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SpaceX has launched its first somewhat experimental batch of 54 second generation (GEN2) Starlink Block v2.0 satellites into Low Earth Orbit (LEO), which may include a number of improvements to hopefully boost broadband speeds (capacity), coverage, network reliability and deliver mobile phone services from space.

Customers in the UK typically pay from £75 per month, plus £460 for the regular home kit (standard dish, router etc.) and £40 for shipping on the ‘Standard‘ Starlink package, which gets you unlimited usage, fast latency times of 25-50ms, advertised downloads of c. 50-200Mbps and uploads of c.5-15Mbps (speeds may change as the network grows).

The latest launch means that Starlink now has around 3,370 LEO satellites in orbit around the Earth (altitude of c. 500km+) and their initial plan is to deploy a total of roughly 4,400 by 2024, with approval already granted to add around 7,500 more to this by the end of 2027.

However, we don’t routinely report on new Starlink launches, unless there’s something unique about them. In this case, the latest launch is interesting because it appears to carry an experimental batch of second generation (GEN2 or Block v2.0) satellites. We say experimental because these aren’t quite the v2.0 satellites we were expecting, but they do include some of the planned enhancements in a trial form.

The original plan for the next generation satellites was that they’d be much bigger and heavier (7 metres long [unfolded] and weighing 1,250kg) than GEN1 and include various enhancements, such as lasers for inter-satellite links (these appeared on some GEN1s), the ability to use much more spectrum bandwidth (e.g. the V-band), further reductions in brightness (e.g. deployment of dielectric mirror film), a much larger antenna, twin solar array for more power and support for connecting modern 4G and 5G smartphones to voice and data (mobile broadband) connectivity from space (here).

The catch with this is that SpaceX would have only been able to launch their GEN2 LEOs – in an economically viable way – aboard their future Starship rocket, which still isn’t ready. Until then, the company decided to adapt their GEN2s to adopt a smaller form factor (Bus F9-1) and, from what we can tell, the latest platforms are indeed closer to GEN1s in form than GEN2s (e.g. they only weigh a shade over 300kg each). This means they can be launched aboard the company’s venerable Falcon9 rockets, which is what happened yesterday.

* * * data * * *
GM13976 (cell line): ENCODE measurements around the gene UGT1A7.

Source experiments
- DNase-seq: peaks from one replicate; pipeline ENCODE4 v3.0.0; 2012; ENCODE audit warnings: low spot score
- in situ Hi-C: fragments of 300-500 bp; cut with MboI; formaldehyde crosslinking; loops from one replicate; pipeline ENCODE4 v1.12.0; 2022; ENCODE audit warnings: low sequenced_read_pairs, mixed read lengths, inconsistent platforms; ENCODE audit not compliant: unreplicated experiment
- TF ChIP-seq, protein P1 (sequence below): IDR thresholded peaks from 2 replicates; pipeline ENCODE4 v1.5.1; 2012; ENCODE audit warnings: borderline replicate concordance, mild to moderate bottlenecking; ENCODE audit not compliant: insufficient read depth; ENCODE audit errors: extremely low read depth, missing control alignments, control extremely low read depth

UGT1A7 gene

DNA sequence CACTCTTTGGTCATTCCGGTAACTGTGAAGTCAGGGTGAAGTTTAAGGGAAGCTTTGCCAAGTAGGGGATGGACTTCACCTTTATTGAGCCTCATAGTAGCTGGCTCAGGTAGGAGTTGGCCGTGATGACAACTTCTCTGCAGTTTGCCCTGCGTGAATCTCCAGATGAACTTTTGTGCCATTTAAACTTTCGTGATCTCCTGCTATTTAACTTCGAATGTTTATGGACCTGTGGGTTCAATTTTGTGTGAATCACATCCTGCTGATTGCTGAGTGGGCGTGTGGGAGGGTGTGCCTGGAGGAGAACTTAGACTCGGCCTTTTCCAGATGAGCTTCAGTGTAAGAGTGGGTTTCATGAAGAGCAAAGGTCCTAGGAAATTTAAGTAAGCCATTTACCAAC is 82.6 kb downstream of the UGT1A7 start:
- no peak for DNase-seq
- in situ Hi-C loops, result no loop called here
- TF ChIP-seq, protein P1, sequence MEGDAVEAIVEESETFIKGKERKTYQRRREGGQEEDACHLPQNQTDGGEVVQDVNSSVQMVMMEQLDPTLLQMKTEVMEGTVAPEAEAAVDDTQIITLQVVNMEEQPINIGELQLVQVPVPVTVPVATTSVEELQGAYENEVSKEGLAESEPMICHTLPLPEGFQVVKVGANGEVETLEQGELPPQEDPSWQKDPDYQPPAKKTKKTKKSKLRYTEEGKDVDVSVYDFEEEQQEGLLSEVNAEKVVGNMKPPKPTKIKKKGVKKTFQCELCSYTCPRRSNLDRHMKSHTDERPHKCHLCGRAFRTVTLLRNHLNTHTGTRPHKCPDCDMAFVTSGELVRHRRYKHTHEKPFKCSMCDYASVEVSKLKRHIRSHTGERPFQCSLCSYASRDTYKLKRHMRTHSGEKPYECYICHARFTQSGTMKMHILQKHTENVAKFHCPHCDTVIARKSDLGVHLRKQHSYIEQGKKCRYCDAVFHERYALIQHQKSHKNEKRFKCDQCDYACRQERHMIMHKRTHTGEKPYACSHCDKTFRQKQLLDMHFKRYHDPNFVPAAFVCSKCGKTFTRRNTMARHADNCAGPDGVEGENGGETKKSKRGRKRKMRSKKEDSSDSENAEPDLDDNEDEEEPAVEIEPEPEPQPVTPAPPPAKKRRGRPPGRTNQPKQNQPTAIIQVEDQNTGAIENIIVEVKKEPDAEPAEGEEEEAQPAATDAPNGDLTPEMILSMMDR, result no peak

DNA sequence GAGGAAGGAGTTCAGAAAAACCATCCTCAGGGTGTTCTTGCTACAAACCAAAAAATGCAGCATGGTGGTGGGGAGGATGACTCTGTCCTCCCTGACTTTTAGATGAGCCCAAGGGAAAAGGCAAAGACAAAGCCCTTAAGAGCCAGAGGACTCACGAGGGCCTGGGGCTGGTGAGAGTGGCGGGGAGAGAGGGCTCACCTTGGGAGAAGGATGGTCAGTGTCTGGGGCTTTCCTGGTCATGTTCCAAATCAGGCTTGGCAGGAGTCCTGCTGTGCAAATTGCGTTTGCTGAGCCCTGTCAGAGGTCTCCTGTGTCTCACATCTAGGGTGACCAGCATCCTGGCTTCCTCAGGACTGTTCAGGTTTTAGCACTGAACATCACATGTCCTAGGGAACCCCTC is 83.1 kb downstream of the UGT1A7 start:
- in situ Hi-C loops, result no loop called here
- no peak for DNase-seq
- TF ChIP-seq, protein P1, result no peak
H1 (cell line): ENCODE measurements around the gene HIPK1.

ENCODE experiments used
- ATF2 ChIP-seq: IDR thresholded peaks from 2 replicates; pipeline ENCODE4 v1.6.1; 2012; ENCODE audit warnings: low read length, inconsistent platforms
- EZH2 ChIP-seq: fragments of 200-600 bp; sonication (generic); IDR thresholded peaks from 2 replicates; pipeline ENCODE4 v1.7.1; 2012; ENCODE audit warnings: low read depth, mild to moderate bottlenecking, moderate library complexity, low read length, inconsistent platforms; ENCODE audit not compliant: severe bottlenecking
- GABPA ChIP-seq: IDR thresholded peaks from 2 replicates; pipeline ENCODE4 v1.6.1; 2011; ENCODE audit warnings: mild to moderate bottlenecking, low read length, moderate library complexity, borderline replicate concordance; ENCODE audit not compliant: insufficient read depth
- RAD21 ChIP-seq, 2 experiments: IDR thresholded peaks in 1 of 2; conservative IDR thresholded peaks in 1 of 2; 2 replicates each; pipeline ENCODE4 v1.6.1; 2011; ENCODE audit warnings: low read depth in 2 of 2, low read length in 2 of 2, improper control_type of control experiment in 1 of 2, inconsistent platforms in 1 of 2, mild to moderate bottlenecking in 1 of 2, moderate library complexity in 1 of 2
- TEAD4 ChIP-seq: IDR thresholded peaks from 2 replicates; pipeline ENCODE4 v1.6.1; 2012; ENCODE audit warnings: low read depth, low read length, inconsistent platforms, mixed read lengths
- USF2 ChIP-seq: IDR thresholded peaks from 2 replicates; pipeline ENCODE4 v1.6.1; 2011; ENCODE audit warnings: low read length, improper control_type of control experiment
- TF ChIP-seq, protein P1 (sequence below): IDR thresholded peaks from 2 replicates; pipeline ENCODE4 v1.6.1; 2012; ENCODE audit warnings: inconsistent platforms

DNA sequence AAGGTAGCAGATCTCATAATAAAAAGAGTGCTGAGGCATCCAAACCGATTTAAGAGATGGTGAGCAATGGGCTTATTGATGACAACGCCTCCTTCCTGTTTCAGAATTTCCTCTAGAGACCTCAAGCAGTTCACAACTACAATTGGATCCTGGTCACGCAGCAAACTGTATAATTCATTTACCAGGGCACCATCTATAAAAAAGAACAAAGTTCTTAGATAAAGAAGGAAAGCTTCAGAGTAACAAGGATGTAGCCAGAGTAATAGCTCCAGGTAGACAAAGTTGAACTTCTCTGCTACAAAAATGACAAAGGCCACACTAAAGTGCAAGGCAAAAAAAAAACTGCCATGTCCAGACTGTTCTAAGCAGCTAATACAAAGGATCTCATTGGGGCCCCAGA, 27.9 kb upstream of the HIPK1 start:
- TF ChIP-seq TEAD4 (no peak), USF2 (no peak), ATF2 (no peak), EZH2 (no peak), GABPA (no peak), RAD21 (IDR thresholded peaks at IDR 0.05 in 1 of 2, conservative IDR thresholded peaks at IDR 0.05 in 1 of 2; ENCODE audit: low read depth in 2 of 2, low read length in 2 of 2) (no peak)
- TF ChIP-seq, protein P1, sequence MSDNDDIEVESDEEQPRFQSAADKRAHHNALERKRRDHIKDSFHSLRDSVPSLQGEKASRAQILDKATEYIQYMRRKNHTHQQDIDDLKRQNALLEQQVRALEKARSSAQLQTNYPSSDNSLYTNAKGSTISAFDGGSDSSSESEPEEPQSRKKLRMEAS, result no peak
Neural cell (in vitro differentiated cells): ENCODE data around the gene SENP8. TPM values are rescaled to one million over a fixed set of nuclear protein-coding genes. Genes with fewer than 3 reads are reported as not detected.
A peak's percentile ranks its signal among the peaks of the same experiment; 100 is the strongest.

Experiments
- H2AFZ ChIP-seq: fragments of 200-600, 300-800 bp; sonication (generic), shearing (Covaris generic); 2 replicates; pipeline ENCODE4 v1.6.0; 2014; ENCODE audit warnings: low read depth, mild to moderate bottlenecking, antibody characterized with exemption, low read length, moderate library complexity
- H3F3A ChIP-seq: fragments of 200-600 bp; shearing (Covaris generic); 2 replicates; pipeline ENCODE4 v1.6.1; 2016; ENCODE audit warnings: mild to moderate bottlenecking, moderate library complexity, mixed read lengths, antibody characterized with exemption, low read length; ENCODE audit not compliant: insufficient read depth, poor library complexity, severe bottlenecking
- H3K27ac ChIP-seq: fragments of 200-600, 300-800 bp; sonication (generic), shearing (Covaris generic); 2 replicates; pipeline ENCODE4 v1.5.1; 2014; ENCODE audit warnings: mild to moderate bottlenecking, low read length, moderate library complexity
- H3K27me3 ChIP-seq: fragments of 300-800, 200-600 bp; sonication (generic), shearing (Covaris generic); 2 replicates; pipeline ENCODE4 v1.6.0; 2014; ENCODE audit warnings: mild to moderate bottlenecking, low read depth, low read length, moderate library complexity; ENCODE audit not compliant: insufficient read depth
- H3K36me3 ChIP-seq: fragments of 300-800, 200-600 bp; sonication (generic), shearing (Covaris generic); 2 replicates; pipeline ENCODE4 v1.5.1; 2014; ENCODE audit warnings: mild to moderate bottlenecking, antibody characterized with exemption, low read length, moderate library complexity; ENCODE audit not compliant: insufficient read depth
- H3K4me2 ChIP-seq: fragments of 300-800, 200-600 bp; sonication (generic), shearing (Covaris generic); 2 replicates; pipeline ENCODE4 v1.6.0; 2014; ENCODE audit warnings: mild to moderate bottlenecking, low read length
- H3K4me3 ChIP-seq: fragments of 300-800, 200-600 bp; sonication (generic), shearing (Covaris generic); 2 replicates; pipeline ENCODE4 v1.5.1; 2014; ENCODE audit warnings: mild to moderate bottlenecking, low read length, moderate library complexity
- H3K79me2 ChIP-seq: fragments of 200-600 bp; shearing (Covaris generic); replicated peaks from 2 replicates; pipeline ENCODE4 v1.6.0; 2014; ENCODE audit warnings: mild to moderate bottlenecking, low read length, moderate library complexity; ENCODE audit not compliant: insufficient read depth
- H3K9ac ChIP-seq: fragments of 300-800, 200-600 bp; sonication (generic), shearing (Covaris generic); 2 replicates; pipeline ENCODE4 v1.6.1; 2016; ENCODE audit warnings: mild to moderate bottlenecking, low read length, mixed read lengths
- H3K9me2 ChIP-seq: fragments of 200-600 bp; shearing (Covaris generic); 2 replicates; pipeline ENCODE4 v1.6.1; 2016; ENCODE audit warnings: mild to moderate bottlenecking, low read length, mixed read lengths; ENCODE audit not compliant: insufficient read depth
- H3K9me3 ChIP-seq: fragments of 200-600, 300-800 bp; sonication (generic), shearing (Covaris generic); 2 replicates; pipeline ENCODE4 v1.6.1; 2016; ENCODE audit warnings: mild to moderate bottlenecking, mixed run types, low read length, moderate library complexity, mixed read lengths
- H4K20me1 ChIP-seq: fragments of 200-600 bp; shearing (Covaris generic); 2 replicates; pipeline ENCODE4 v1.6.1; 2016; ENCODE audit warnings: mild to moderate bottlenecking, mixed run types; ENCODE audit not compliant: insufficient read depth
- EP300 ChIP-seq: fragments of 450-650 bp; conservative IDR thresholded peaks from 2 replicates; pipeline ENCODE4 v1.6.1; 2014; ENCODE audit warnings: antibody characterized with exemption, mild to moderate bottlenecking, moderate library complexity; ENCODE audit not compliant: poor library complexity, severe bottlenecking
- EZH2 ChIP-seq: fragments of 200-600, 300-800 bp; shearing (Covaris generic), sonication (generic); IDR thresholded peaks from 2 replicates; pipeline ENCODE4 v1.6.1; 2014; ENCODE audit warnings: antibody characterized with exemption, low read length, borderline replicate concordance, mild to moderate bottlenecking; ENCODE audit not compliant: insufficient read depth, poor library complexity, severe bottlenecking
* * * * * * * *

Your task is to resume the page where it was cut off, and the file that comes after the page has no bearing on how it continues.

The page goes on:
At the time of writing, SpaceX still hasn’t said precisely which GEN2 specific features and capabilities are being tested on this experimental batch of Starlinks, but it has been said that they will include some enhancements from the company’s prior acquisition of SWARM Technologies (here). SWARM was developing tiny pico satellites (0.25U CubeSat) for connecting small Internet of Things (IoT) devices, such as agricultural sensors, buoys at sea and smart energy meters etc.

However, it’s clear that all the promised benefits from GEN2 simply won’t be possible in such a small GEN1 style package, thus SpaceX is also known to be preparing an intermediate form factor – sometimes called “v2 mini” (Bus F9-2) – that will weigh around 800kg (4.1 metres by 2.7 metres) and deliver many of the expected benefits, particularly in terms of significantly improved bandwidth.

The Revised GEN2 Form Factors

Bus F9-1 – similar to GEN1, albeit with some GEN2 features (c. 300kg)

Bus F9-2 (“V2 mini“) – adds more solar and bandwidth etc. (c. 800kg)

Bus Starship – the big full-featured GEN2 (possibly up to 2,000kg)

In short, while SpaceX may be referring to this launch as containing their Block v2.0 (GEN2) satellites, just be aware that it’s not quite what it seems and these are more akin to testing platforms for GEN2 – ones that don’t yet carry all the GEN2 features in a single cohesive package.